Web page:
Tick Tock

 Too often do I find myself “living for the weekend.” I dread Monday’s, but let’s be real, WHO DOESN’T? Then comes Tuesday, nothing special… Wednesday: http://youtu.be/6Fa7dI2TyDc
(Mike Mike Mike Mike Mike! WOO WOO!)
Thursday’s thought is that I’m nearing the end of the week (Can I get an AMEN?). And finally, Friday. Glorious, GLORIOUS Friday: TG.
The weekend is usually great, but it comes and goes. And then the routine begins again.
We constantly complain, me included, about not having enough time. Enough time to socialize, relax, essentially enjoy all that life has to offer.
There are 1,440 minutes in a day and 365 days in a year. That means, there are 525,600 minutes every year. If we live to be 100 years old (*God bless those centurions), we would have 36,500 days, or 52,560,000 minutes…
But I want to start from the very beginning of life. From the very first day
You and I were alive before we even entered this world. Strange thought, isn’t it? We were (and still are) something someone – loved before we even knew our own name, a blessing to people we had yet to meet. People talked about us, our futures, our soon to be traditions, our new family.   People patiently awaited our coming into the world, a spellbinding world filled with mysteries, adventures, and fairy tales. We were safe.
And then we came. Finally. 
We were naked yet cloaked by innocence, blind but witnesses of such humble joy and faith. Simply beautiful.
As we grow up, we explore this world of magic and puzzling secrets, sometimes opening doors that were better left unopened. We fall, we fall a lot… but we always get back up. We are our own inspiration of unyielding courage and self-confidence. We are the little toy soldiers dressed in overalls and light-up sneakers, learning, growing, and discovering. We lived in a safe world, a world of kings and queens, and happy endings…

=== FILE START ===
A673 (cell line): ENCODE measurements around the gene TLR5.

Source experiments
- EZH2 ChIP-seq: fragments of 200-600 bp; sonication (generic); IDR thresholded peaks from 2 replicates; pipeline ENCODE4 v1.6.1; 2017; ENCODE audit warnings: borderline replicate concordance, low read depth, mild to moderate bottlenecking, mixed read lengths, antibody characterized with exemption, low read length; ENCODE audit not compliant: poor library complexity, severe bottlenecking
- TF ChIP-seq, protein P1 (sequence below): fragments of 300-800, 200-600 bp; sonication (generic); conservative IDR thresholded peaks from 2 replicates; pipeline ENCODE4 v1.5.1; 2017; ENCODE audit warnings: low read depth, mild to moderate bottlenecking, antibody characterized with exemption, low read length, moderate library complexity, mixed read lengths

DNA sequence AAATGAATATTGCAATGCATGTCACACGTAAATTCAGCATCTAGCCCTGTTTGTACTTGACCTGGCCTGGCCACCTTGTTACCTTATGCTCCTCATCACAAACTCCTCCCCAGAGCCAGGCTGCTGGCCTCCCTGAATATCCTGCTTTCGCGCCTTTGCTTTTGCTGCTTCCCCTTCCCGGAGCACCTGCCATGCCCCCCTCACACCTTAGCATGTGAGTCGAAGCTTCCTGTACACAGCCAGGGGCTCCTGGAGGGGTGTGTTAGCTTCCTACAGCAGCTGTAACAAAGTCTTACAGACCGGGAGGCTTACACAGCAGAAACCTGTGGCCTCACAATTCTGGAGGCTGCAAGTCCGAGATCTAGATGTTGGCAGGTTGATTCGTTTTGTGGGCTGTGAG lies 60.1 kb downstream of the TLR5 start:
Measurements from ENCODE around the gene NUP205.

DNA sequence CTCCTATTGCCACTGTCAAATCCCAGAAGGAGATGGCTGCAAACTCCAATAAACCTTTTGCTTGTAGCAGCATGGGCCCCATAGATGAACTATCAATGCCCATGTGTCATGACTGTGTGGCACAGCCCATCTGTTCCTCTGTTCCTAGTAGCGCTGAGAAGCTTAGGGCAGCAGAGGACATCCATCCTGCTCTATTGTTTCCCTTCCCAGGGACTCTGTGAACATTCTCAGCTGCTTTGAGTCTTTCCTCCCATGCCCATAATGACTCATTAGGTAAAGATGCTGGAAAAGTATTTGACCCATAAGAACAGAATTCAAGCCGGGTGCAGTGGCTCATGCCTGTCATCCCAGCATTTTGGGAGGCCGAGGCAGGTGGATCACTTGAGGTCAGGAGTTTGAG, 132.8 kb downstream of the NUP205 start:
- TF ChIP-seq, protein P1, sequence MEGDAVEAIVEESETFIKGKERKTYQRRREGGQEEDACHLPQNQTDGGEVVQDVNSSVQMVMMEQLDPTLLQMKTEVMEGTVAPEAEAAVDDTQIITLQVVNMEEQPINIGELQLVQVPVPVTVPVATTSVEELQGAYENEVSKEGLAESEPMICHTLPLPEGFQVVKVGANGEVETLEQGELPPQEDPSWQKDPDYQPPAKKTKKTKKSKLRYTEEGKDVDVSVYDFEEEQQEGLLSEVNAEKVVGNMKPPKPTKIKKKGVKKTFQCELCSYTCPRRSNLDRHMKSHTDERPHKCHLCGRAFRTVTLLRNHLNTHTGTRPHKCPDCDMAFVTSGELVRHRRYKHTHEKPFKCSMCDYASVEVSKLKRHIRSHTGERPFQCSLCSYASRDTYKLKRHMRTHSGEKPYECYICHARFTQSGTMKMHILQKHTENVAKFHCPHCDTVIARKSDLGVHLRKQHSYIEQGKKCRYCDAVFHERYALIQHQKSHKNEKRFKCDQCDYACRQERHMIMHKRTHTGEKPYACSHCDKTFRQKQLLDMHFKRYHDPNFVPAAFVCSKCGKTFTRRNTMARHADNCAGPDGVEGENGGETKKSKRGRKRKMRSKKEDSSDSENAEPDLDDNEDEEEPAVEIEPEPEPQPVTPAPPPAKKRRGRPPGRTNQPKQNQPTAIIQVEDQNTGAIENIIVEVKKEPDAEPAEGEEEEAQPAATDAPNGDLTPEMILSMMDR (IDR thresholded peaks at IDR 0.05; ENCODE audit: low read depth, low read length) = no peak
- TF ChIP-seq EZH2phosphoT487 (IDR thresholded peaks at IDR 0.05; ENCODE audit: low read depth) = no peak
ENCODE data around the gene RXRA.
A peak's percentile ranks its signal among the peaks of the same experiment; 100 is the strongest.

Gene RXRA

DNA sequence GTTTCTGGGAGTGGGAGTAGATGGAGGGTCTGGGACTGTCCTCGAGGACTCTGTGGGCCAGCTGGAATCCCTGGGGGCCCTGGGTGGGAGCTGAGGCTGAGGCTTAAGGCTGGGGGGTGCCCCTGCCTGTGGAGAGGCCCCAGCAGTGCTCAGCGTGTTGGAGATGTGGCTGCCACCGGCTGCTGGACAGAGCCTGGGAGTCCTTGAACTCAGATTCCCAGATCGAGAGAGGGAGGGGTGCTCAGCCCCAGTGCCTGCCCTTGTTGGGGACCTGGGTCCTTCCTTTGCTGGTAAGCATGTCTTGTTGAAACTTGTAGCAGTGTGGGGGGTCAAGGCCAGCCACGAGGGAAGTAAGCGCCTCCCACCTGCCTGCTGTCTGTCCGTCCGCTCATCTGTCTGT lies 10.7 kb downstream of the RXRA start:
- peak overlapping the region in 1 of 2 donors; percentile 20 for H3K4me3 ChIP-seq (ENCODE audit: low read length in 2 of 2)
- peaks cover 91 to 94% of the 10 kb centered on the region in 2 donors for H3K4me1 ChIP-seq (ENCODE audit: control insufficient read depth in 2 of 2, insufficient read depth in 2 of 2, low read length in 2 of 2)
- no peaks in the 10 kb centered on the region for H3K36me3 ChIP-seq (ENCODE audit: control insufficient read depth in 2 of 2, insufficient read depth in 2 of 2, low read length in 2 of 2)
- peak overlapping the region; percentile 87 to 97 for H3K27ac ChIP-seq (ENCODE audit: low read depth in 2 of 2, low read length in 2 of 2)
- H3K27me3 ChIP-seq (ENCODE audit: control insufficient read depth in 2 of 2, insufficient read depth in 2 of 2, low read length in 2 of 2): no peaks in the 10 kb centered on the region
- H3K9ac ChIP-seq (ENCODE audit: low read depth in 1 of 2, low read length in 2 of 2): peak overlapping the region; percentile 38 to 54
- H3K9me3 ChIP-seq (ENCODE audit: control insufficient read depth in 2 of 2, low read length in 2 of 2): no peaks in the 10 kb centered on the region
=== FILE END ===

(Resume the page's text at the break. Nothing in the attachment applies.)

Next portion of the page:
Later on, specifically between the years of 12 and 19, we think we know everything. Oh yes, those dreaded teenage years, at least for our parents. Remember those doors? They’ve been painted now, with illusionary incentives and other various enticing predicaments. Alcohol, pharmaceuticals, and sensual liaisons. School challenges us and we discover the true test of friendships. Comparisons and jealousy attempt to rob us of our self-esteem, making us wondering, “are we worth it? Are we good enough?” We question our current situations, not to mention our futures. What are we going to do with the rest of our lives? We mature and fully open our eyes… The world around us transforms, revealing the phenomena of reality, the good, the bad, and the ugly of this game. We live in a world full of prosperity but also instability. It’s a world of opportunity and corruption, a restored faith in humanity, and a world of apprehension and skepticism.
This is my world.
Then come the roaring 20s: social events, parties, dressing up, making connections, the utmost freedom of becoming a young adult.
“I like large parties. They’re so intimate. At small parties there isn’t any privacy.” 
We gradually come to recognize ourselves, our newly formed identity. Of course we can change our appearances, but the question now is how do our morals stand? If standing at all? This world is a world of entertainment, challenges, and personal revelations. If we live responsibly in this world, we will benefit immensely, flourishing in more ways than one.
Mid-life crisis? Obviously obligated to do something completely and totally insane. Insane meaning exploring the world outside your comfort zone. This world? [smiles]
We continue growing, learning, and living. We laugh, we cry, we struggle, and we succeed. We face times of hardship, and times of wonder. We fall in love, and we fall out of it. We pass on our wisdom to our children, our grandchildren, and potentially even great-grandchildren…or we find ourselves educating others, whether it be adults or children, we share our stories to help others find their footing… after all, we find ourselves wanting to create a better world for our children and all the upcoming generations.
And on the very last day, we come full circle. We realize how short of a life we have here, but how splendid a life we will have after. Just as we entered this world with a joyous impact, we leave just as so, humble and thankful. We depart knowing we are loved even if we cannot remember our own name, possibly having become a future role model and inspiration for someone… even if we never get the chance to meet him or her, at least not on this earth. We laugh and reminisce on the memories of fairy tales, silly adventures, falling in love, and the beauty of growing old. We are naked once again, but this time, we are bathed in wisdom, knowledge, and gentleness.
We walk to His open arms, holding his hand like the children we are, and together we enter through the Golden Gates to our final destination.
This time we have here is short-lived, but how we decide to live it is up to us.
“Years from now, when all the junk they got is broken and long forgotten, you’ll still have your stars.”
~Jeannette Walls
The Golden Gate to Heaven by louieschwartzberg

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